Last Updated: Friday - 09/24/2010
Week of July 16, 2007
Broken lives find new home with 'the Champion'
Christian housing project offers faith community for mentally disabled
By BILL GLEN
"We prayed and prayed that we could provide for the disadvantaged,"
Since June 2002, a 6,000-square-foot, converted medical arts building has been providing low-cost housing and Christian community for men with health issues, mental illness, economic obstacles or acquired brain injuries.
"This is a good chance to help people who really need help," Hahn said. "It's wonderful because I would have been in deep trouble last December when I couldn't pay the heating bills."
The Champion's Centre Inc. is a national non-profit Christian charity providing dignity to people on low incomes, many with significant barriers to independent living.
Executive director and founder Klaas Klooster, along with his wife Joanne, bought the 50-year-old building simply looking to invest in a revenue property. It was Joanne's idea to open a rooming house.
As the idea blossomed, they chose the name in honour of their love for Jesus - the Champion himself, Klooster said.
A father of four and non-denominational Christian, Klooster spent 20 years in the grocery business before retiring to run the Champion's Centre.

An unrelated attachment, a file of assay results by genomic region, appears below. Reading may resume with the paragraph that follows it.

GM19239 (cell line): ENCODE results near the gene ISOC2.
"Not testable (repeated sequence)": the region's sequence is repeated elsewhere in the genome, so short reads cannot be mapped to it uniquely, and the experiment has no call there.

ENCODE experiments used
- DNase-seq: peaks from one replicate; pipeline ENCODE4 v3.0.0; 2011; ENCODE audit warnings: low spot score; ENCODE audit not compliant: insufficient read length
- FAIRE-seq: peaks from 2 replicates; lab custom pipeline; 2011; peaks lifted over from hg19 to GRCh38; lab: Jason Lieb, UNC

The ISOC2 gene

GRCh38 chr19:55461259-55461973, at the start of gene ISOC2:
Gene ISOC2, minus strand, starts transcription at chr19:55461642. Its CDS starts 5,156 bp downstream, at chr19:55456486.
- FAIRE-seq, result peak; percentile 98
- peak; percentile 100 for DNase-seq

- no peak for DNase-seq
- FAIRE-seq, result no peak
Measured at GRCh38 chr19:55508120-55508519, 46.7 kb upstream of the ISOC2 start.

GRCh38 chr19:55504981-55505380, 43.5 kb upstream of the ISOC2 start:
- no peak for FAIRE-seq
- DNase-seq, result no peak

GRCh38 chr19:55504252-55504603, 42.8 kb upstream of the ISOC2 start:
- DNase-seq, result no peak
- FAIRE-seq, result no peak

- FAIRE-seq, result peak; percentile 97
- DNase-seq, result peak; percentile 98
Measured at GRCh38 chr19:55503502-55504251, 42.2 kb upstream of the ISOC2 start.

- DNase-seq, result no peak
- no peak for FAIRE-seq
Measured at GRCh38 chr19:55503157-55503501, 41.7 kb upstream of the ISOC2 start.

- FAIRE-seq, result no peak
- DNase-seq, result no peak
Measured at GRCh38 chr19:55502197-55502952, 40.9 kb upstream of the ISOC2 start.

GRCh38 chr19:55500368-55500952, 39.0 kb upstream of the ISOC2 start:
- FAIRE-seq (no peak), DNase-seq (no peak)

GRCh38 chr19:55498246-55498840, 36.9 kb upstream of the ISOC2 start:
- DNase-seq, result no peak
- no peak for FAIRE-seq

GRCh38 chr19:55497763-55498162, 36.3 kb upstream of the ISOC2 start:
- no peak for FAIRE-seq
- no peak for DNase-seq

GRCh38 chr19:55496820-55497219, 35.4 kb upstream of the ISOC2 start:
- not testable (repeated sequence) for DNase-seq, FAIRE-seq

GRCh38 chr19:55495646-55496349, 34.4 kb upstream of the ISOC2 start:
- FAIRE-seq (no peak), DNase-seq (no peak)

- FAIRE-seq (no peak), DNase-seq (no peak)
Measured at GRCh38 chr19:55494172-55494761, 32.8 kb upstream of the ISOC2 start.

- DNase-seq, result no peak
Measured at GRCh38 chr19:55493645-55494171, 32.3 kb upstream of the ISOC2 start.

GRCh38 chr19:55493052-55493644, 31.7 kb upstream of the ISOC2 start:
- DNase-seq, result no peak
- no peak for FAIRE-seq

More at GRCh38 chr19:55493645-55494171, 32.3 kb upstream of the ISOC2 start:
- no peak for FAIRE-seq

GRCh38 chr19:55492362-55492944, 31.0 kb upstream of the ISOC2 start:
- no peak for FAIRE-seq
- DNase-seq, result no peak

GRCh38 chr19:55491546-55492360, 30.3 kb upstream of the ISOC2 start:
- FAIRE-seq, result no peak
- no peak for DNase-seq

The centre expanded to Medicine Hat in 2006, where it provides a home for eight men. Plans are underway to bring the low-cost housing initiative to Edmonton and Red Deer.
"Part of the concept of the Champion's Centre is chapel services and the spiritual care these fellows need. The chapel services in Medicine Hat have had a profound effect on the men," Klooster said.
Before buying the Ponoka property, Klooster researched the need for such a facility. That need was enormous.
The Alberta Mental Health Board told him it would provide operational funding for a supportive housing facility for people with mental illness.
The Kloosters bought the building and Klaus called his brother Fred in Toronto who had recently retired from a marketing position with Levi Strauss. Fred moved to Ponoka to act as the resident manager.
The Kloosters began the arduous task of cleaning and painting. Six months on, Klooster contacted the mental health board and was told no money would be coming because the medical system was being overhauled.
Undaunted, the Kloosters continued, even as they became cash-strapped with substantial credit card bills.
"We prayed and prayed that we could provide for the disadvantaged," Klooster told the WCR.
Private donations began trickling in from the community. The Canadian Mortgage and Housing Corporation responded to Klooster's application for financial assistance. Contractors were hired to bring the building up to code.
"Month to month, we may get down to our last penny, but God always meets our needs," he said.
- WCR photo by Bill Glen
A restaurant helps to pay the upkeep of Ponoka's Champion's Centre.
Sterile examination rooms became bright and comfortable bedrooms. The static nursing station was turned into a cozy television lounge.
Yet, because the site was zoned commercial-residential, they had to operate a business. They turned their love of collecting antiques into a small retail enterprise. They also opened up a public cafeteria that gave the men a place to eat.